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COVID can’t kill Christmas, survey finds


December 7, 2020 

OTTAWA, ON – COVID will cut Canadians’ 2020 Christmas church attendance by more than half compared to last year. A new Angus Reid Institute survey, done in partnership with think tank Cardus, has found 11 percent of Canadians say they’ll physically attend a Christmas church service – down from more than one in four (26%) last year. However, technology will play a role for many others. Among Canadians who view Christmas as a religious holiday, almost half (45%) plan to follow an online church service related to one of Christianity’s holiest days.

“After nine months of pandemic-related restrictions and disruptions, Canadians are retaining some sense of the spiritual importance of Christmas,” says Ray Pennings, executive vice president of Cardus. “COVID is a soul-destroying phenomenon that has left many of us more isolated and more vulnerable. Continuing Christmastime religious observance points to our deeper need for spiritual sustenance that government aid programs – important though they are – cannot meet.”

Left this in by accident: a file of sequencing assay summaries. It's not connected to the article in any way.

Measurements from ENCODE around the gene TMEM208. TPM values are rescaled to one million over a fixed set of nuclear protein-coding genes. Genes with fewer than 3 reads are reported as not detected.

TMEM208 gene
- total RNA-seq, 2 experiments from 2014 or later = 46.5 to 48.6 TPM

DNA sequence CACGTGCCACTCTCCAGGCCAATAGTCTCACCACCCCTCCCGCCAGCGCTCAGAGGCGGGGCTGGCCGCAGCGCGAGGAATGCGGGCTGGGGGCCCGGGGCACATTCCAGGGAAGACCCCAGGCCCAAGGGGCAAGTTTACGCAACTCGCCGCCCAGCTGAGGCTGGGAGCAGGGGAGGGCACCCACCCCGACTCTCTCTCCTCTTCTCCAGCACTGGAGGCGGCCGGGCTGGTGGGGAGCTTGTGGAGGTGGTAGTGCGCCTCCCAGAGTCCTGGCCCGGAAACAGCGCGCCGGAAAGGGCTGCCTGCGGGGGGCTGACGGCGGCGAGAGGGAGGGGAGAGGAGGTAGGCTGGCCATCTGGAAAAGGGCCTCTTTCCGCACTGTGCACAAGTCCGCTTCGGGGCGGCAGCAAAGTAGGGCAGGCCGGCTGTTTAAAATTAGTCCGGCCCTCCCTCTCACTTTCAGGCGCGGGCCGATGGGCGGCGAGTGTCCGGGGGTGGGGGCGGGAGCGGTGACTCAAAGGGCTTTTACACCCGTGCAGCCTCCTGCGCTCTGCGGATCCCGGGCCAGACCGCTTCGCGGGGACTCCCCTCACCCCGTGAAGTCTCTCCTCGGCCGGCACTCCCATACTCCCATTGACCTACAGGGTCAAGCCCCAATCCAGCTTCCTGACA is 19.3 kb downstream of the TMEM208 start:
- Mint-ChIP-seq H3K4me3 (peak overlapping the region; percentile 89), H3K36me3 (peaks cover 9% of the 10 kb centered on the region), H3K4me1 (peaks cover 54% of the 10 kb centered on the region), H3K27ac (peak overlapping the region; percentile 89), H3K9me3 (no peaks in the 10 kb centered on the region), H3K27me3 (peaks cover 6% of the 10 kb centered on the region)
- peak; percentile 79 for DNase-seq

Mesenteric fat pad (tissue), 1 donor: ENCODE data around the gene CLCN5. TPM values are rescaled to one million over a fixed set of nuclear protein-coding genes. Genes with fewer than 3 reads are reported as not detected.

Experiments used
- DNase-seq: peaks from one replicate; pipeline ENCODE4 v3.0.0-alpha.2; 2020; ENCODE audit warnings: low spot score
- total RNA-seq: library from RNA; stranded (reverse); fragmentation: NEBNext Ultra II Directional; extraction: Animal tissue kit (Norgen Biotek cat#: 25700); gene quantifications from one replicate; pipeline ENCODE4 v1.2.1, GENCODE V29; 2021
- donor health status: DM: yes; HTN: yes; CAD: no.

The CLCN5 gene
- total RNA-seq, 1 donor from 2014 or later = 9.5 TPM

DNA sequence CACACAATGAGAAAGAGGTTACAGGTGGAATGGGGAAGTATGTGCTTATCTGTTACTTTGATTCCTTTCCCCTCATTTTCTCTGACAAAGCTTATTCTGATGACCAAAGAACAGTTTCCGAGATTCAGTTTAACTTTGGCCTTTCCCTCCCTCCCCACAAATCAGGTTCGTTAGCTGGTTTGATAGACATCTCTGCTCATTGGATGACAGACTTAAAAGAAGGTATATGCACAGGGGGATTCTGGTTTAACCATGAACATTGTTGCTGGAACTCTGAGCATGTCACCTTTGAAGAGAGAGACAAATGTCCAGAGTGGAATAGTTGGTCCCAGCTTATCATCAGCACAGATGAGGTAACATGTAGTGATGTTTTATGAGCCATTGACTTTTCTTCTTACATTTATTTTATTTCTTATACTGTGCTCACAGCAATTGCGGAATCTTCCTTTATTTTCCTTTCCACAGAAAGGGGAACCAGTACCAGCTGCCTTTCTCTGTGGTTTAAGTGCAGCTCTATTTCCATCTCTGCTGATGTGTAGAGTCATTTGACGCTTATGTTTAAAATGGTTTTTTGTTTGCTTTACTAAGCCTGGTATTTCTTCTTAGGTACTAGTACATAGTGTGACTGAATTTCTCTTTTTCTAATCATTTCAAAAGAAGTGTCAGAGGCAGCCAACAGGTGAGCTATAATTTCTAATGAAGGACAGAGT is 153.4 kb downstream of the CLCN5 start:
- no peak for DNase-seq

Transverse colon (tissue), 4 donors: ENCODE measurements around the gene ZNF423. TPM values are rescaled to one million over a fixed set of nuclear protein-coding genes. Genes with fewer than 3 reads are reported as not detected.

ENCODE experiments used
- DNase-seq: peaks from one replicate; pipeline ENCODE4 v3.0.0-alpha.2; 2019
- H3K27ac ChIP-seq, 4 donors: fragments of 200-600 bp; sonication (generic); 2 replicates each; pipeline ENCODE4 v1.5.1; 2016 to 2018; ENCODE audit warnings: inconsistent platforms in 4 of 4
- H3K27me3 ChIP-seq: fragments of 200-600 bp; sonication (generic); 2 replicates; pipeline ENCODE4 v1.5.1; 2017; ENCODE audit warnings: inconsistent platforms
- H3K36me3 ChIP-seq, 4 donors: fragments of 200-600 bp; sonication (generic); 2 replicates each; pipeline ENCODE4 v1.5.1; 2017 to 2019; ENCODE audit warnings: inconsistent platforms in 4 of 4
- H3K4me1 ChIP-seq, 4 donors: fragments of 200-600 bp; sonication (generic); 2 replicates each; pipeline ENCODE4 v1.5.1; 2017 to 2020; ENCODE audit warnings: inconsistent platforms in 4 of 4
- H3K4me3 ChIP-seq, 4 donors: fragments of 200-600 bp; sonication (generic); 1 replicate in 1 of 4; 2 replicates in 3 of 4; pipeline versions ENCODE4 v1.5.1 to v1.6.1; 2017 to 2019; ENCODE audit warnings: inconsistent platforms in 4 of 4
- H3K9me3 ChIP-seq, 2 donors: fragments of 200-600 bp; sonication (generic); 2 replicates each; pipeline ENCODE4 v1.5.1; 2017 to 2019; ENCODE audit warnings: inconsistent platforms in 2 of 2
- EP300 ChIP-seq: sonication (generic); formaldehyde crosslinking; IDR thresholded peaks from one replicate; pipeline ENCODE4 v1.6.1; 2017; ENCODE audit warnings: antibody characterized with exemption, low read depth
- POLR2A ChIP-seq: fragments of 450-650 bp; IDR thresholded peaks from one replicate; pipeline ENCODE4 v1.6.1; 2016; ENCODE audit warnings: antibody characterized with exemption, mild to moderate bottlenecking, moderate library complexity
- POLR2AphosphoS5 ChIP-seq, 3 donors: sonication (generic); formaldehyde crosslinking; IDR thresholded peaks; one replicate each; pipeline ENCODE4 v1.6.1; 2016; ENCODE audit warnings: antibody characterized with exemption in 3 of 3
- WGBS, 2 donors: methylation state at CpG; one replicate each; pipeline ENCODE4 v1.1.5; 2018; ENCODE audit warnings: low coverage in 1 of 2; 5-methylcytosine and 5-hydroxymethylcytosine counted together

The survey also finds that Christmas and other holiday celebrations will be different this year:

  • 58 percent of us will host family dinners, down from almost 90 percent in 2019.
  • Less than a third of us will visit family or friends, down from 81 percent last year.
  • One in 10 will travel to another community or province, dropping from half in 2019.
  • 40 percent of us say we’ll donate to charity, compared to 47 percent of us last year.

“The drop in planned charitable donations is especially concerning,” says Pennings. “Charities hurting because of COVID are depending especially on gifts around this time of year. The federal government missed its opportunity to set up a dollar-for-dollar donation-matching program that more than 120 charities have advocated to rescue the sector. Hopefully, Canadians will come through regardless.”

Full poll results and notes on methodology are available at

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